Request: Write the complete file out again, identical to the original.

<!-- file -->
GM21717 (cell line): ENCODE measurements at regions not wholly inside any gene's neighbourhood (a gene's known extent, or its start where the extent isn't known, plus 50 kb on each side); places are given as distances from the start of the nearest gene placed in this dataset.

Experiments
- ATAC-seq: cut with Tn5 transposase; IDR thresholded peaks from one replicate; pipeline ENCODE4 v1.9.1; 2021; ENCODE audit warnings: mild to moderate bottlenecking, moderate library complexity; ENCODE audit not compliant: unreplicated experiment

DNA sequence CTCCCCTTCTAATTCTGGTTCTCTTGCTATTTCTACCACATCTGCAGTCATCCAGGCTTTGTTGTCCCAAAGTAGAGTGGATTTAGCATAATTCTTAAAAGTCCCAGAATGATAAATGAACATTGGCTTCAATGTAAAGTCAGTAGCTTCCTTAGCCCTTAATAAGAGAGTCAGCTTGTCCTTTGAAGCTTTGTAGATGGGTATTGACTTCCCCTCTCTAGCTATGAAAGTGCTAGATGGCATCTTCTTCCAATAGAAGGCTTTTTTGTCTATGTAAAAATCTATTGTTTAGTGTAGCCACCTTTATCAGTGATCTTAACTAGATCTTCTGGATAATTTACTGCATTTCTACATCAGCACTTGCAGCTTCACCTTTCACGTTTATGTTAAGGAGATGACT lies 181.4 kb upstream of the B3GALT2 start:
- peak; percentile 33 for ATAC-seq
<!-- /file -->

GM21717 (cell line): ENCODE measurements at regions not wholly inside any gene's neighbourhood (a gene's known extent, or its start where the extent isn't known, plus 50 kb on each side); places are given as distances from the start of the nearest gene placed in this dataset.

Experiments
- ATAC-seq: cut with Tn5 transposase; IDR thresholded peaks from one replicate; pipeline ENCODE4 v1.9.1; 2021; ENCODE audit warnings: mild to moderate bottlenecking, moderate library complexity; ENCODE audit not compliant: unreplicated experiment

DNA sequence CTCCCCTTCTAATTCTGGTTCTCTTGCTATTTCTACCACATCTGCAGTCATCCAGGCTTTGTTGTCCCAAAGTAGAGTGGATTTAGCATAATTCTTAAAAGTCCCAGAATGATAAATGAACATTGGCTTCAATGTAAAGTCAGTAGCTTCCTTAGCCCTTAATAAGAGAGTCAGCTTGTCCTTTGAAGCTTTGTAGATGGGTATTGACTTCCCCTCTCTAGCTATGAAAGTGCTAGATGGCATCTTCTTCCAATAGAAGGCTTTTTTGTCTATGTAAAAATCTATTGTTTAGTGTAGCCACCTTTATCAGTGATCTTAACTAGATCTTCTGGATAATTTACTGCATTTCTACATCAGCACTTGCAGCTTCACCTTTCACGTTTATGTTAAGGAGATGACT lies 181.4 kb upstream of the B3GALT2 start:
- peak; percentile 33 for ATAC-seq